CS488 - Introduction to Computer Graphics - Lecture 24

Review

1. Surface normals
2. Constructive Solid Geometry
3. Office hours

More Ray Tracing

Speeding Up Intersection Tests

1. Bounding Volumes (usually Boxes)
1. Find the smallest - or close to smallest - regular volume that encloses the object
2. Use ray-intersect-volume as a pretest for fast negative results.
• benefit of quicker `miss'detection
• cost of getting a good bounding surface
• Both increase as complexity of primitive increases

Scene subdision

1. Divide the scene volume into sub-volumes: many ways to do it, such as
• oct-trees
• BSP trees
• ...
2. List all primitives by sub-volume.
3. Only test primitives in the sub-volumes through which a ray passes.

Anti-aliasing

Two different, but linked, types of artifacts

1. Spatial (or temporal) frequency aliasing,
• image features appear at innappropriate sizes
2. Reconstruction aliasing
• totally new features, like jaggedness, appear.

Exact solutions are simple in principle

1. Remove high spatial frquencies by filtering
1. Fourier transform in image space: remember that you need to keep both amplitude and phase.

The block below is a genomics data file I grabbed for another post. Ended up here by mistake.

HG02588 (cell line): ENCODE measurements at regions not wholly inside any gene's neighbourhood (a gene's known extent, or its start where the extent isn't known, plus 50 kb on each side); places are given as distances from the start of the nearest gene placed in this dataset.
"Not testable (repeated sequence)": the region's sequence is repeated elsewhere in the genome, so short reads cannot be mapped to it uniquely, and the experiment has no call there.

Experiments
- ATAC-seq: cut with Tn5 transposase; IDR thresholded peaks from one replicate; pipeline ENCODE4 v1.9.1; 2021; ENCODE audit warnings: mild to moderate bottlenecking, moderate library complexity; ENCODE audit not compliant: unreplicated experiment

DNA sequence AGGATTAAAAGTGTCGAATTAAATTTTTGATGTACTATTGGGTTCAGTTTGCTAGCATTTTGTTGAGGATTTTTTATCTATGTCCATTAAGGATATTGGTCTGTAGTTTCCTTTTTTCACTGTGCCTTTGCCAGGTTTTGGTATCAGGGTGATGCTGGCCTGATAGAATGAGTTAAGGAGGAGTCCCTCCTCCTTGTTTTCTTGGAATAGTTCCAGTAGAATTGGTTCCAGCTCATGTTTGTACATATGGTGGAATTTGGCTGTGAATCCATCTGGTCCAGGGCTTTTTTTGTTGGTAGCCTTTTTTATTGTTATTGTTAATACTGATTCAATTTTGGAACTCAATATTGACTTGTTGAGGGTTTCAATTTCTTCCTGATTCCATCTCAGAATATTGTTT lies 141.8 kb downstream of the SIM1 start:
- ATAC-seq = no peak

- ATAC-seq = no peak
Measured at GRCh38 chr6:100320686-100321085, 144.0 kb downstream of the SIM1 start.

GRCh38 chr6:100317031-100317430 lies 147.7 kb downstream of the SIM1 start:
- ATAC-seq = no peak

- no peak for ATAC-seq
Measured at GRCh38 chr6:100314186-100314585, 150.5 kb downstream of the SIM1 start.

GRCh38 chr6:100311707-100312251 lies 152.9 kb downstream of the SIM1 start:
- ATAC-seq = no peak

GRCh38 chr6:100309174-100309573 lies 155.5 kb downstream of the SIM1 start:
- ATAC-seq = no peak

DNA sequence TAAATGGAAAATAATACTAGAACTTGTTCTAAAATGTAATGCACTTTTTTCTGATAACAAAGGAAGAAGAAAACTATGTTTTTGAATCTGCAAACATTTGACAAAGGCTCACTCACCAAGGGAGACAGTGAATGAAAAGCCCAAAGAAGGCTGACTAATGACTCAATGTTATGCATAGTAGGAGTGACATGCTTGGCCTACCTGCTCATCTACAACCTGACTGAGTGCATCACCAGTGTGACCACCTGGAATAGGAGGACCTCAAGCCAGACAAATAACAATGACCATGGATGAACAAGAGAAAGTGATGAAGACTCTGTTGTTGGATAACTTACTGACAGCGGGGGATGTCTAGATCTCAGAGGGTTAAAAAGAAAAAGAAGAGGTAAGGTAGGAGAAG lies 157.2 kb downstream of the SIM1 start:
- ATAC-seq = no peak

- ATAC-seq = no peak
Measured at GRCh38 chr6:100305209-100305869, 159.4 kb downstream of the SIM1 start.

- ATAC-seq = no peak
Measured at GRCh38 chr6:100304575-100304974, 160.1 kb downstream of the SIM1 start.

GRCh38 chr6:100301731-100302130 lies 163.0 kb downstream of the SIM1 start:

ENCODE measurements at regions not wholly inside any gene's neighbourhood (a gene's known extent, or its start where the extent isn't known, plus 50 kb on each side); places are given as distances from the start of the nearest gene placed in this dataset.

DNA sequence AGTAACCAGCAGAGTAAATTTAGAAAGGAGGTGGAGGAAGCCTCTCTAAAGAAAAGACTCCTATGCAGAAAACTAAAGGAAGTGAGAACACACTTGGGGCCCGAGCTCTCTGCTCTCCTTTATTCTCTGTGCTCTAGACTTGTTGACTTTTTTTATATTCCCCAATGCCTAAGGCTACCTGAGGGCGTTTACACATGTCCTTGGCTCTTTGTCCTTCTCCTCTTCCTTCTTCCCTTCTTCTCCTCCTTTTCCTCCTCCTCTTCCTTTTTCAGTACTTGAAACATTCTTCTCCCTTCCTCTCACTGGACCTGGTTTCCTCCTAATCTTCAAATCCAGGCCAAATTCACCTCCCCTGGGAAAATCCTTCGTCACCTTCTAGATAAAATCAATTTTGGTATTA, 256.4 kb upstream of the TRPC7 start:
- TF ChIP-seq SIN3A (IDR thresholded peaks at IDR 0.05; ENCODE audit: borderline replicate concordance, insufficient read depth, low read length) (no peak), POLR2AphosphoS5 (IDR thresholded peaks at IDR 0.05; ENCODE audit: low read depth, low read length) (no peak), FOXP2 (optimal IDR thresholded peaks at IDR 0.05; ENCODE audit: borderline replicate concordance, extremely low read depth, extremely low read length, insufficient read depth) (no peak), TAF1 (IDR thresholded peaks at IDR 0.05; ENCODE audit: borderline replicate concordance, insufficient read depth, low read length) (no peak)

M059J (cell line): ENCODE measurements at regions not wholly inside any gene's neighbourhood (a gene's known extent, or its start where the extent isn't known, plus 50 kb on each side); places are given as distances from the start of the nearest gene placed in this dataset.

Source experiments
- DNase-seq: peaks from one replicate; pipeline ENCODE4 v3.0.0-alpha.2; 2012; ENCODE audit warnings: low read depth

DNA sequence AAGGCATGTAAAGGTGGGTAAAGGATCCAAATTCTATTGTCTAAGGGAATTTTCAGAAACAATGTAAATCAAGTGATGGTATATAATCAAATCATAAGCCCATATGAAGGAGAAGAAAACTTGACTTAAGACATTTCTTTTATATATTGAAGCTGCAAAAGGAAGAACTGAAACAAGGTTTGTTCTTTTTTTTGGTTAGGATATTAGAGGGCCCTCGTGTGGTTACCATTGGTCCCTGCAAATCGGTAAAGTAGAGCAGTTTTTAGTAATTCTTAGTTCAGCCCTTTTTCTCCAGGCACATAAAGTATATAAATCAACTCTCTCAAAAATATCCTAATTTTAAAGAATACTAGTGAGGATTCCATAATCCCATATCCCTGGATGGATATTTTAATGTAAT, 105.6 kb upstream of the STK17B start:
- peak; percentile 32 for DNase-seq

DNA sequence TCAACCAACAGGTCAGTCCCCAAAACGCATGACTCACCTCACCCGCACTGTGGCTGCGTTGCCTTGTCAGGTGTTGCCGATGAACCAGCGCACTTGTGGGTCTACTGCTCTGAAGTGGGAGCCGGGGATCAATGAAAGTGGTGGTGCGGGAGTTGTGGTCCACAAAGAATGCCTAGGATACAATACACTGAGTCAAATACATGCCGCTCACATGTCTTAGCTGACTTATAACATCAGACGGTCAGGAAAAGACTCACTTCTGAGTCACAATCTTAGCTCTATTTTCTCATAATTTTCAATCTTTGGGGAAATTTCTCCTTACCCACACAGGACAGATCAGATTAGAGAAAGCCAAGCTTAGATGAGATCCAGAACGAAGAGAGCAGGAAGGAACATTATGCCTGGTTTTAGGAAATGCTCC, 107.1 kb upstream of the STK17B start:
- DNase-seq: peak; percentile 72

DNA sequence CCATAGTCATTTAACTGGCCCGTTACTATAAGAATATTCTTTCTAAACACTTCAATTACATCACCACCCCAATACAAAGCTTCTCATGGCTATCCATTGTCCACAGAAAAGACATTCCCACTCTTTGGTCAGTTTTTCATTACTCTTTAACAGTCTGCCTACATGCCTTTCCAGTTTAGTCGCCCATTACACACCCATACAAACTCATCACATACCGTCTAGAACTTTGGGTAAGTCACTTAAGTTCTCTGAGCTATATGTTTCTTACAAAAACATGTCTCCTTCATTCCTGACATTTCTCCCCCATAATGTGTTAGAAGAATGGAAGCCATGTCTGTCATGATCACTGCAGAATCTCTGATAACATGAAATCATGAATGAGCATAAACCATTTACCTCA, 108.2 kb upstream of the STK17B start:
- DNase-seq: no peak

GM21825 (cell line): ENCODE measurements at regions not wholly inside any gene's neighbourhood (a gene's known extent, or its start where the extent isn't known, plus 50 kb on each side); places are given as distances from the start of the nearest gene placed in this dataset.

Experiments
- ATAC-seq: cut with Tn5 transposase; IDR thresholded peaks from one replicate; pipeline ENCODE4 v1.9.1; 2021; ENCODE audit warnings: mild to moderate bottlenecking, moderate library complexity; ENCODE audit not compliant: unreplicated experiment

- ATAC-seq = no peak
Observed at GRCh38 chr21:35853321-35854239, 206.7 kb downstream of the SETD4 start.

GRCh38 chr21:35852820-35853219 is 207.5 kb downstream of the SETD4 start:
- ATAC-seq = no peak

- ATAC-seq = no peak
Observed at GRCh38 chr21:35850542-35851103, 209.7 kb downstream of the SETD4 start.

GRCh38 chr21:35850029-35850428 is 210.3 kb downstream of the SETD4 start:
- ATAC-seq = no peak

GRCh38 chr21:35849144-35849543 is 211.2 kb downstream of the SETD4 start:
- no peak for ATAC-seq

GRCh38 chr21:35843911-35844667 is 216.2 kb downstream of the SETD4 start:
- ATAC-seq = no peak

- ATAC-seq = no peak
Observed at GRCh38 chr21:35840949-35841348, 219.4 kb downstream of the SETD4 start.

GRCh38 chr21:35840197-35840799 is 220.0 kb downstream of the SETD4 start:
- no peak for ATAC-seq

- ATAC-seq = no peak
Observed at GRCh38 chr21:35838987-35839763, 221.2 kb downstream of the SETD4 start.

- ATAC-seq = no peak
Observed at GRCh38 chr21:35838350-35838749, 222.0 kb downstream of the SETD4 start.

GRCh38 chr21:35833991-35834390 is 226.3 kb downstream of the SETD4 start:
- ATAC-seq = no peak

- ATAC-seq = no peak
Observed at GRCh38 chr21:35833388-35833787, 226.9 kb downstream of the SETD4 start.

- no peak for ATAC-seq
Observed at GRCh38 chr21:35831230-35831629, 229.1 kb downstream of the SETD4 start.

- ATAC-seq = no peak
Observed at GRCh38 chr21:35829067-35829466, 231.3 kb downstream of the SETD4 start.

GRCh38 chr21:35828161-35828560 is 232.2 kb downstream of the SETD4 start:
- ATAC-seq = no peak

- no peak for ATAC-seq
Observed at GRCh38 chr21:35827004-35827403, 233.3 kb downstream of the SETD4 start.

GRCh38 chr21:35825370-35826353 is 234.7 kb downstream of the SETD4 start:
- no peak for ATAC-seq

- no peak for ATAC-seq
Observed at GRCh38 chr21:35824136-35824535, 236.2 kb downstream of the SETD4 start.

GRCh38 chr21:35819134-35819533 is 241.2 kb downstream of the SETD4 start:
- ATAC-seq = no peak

2. Filter
3. Inverse transform in image space

Filtering is the tricky part.

2. Use a sampling filter that is the inverse of the reconstruction filter
1. For the display to be used find the pixel shape
2. Construct a sampling filter appropriate for the pixel shape
3. Do ray-tracing calculating over a weighted area

Finding the pixel shape is the hard part.

These are the things that apply to images where you end up with a bunch of graphical primitives on the image plane, so that you image is effectively designed at infinite resolution. A similar effect is produced when ray tracing, but has different types of solution, which are

1. Beam tracing
• project a pixel-sized beam into the scene
• if the whole beam covers the first primitive it hits, excellent.
• otherwise, cut off the part of the beam that hits the first primitive and follow the remainder of the beam into the scene
• and so on
• add up all the fraction pixels at the end and use that colour.
2. Super sampling
• project many rays for each pixel
3. Stochastic sampling
• project many rays at random locations for each pixel
4. Importance sampling
• concentrate the extra rays where they make the most difference.

Lighting

Bidirectional Ray Tracing

The `caustic' project

Surfaces

Texture Mapping

1. Basic
2. Map 2D image onto primitive using a 2D affine transformation
• Simple if the surface of the primitive is flat
• otherwise, ...
• Texture pixels normally do not match display pixels, so some image processing may be needed.
3. Backwards map intersection point with ray into the image to get the surface properties
2. Normal Mapping (Bump mapping)
1. Start with a difference surface, defined with respect to the surface
2. Calculate the normals to the difference surface and map them onto the surface of the primitive
3. Use the mapped surface models for lighting
4. No occlusion, shadows are wrong, silhouettes are wrong, nobody notices!
3. Solid Textures
1. Solution to mapping texture onto curved surfaces
2. Usually procedural